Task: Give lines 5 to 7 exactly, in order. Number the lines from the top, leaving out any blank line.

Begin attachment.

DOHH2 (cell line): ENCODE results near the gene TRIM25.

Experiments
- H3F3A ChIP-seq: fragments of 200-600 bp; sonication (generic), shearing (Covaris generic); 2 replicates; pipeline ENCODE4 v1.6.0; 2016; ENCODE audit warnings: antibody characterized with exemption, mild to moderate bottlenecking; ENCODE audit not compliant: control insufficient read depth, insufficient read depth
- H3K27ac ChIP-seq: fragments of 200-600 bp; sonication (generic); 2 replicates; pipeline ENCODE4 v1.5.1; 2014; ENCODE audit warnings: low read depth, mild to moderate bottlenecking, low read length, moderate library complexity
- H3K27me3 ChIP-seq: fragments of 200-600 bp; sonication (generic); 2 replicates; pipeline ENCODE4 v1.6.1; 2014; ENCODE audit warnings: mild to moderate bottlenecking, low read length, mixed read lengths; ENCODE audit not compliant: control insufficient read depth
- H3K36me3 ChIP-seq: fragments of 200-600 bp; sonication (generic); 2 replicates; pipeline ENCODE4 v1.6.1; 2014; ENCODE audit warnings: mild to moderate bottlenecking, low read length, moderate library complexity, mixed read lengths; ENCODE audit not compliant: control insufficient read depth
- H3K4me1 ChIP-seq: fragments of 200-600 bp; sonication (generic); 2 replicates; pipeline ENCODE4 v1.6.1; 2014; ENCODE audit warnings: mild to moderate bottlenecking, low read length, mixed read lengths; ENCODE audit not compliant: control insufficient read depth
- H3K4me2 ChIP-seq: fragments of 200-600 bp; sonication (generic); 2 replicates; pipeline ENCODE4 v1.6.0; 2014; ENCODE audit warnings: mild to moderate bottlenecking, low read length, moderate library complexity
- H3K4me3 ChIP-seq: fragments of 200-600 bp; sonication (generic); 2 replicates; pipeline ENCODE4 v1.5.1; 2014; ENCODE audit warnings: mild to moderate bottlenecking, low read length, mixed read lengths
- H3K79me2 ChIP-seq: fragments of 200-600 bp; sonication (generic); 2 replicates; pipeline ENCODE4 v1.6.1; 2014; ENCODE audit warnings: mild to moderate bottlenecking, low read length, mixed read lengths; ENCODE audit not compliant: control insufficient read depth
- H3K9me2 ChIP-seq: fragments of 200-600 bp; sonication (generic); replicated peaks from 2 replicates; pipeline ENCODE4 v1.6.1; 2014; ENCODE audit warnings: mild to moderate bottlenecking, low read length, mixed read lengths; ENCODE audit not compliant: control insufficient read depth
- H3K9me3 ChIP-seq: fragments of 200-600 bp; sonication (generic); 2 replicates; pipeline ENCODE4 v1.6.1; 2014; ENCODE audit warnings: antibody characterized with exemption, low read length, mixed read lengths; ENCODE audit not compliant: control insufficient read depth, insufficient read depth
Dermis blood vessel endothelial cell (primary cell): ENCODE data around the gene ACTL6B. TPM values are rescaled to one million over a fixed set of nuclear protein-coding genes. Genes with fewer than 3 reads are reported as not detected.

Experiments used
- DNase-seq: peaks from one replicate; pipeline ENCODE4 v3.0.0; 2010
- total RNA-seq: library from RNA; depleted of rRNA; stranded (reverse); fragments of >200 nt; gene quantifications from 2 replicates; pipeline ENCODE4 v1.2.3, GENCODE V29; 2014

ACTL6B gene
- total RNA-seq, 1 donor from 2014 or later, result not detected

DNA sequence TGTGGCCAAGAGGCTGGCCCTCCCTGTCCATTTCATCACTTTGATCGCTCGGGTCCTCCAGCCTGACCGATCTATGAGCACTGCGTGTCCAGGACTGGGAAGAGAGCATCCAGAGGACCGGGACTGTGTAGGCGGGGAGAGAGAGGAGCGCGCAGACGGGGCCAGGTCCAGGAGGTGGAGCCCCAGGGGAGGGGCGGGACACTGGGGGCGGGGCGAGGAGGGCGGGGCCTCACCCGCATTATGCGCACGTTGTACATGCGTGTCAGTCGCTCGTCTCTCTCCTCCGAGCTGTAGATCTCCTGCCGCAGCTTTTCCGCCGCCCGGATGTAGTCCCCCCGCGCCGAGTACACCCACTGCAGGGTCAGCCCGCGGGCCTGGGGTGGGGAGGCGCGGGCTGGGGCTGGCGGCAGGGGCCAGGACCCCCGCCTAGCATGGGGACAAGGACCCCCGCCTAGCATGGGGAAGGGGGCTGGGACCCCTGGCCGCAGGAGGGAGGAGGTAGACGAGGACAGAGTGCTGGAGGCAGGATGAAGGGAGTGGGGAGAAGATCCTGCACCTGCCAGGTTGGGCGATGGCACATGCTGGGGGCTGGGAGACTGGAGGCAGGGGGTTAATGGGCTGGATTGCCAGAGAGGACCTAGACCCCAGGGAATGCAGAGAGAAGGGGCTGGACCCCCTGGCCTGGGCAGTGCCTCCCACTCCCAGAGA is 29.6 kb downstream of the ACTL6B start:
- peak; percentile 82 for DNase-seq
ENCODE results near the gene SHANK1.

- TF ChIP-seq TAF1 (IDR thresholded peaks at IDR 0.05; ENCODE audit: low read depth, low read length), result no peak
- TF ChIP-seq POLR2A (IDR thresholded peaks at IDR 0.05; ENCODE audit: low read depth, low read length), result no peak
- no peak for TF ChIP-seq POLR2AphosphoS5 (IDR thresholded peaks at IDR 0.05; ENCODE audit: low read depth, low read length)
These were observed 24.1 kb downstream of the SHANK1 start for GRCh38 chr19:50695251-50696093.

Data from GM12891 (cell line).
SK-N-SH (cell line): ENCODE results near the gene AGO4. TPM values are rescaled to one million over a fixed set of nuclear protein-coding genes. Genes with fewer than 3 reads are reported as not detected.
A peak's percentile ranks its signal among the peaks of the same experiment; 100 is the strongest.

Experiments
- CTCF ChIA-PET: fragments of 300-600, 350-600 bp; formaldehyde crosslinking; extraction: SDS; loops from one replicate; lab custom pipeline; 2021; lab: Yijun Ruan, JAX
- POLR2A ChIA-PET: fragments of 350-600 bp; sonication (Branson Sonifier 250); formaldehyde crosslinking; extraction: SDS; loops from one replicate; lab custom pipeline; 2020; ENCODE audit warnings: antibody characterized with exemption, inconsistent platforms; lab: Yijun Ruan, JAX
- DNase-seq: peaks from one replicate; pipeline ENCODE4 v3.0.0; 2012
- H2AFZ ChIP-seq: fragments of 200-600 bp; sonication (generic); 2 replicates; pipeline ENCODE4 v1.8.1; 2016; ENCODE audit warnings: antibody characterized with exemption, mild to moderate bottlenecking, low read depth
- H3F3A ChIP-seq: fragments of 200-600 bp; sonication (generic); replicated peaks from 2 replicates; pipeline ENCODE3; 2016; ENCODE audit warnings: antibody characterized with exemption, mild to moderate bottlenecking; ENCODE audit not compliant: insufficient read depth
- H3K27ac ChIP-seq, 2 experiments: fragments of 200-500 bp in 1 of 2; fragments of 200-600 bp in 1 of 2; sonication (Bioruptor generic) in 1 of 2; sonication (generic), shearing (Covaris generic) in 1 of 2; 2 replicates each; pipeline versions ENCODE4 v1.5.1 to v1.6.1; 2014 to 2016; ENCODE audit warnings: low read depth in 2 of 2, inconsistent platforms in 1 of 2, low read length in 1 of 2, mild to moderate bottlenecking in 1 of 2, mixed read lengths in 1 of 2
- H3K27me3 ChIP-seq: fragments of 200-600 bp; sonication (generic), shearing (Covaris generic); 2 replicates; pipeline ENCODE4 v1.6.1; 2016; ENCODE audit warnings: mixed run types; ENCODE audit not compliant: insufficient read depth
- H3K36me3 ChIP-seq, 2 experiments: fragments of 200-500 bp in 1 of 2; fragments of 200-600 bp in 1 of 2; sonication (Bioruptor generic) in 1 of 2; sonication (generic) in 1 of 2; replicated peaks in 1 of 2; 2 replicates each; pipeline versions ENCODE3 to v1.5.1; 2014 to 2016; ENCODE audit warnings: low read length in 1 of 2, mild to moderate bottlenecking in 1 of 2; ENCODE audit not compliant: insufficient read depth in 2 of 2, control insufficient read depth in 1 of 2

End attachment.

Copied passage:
- H3K27me3 ChIP-seq: fragments of 200-600 bp; sonication (generic); 2 replicates; pipeline ENCODE4 v1.6.1; 2014; ENCODE audit warnings: mild to moderate bottlenecking, low read length, mixed read lengths; ENCODE audit not compliant: control insufficient read depth
- H3K36me3 ChIP-seq: fragments of 200-600 bp; sonication (generic); 2 replicates; pipeline ENCODE4 v1.6.1; 2014; ENCODE audit warnings: mild to moderate bottlenecking, low read length, moderate library complexity, mixed read lengths; ENCODE audit not compliant: control insufficient read depth
- H3K4me1 ChIP-seq: fragments of 200-600 bp; sonication (generic); 2 replicates; pipeline ENCODE4 v1.6.1; 2014; ENCODE audit warnings: mild to moderate bottlenecking, low read length, mixed read lengths; ENCODE audit not compliant: control insufficient read depth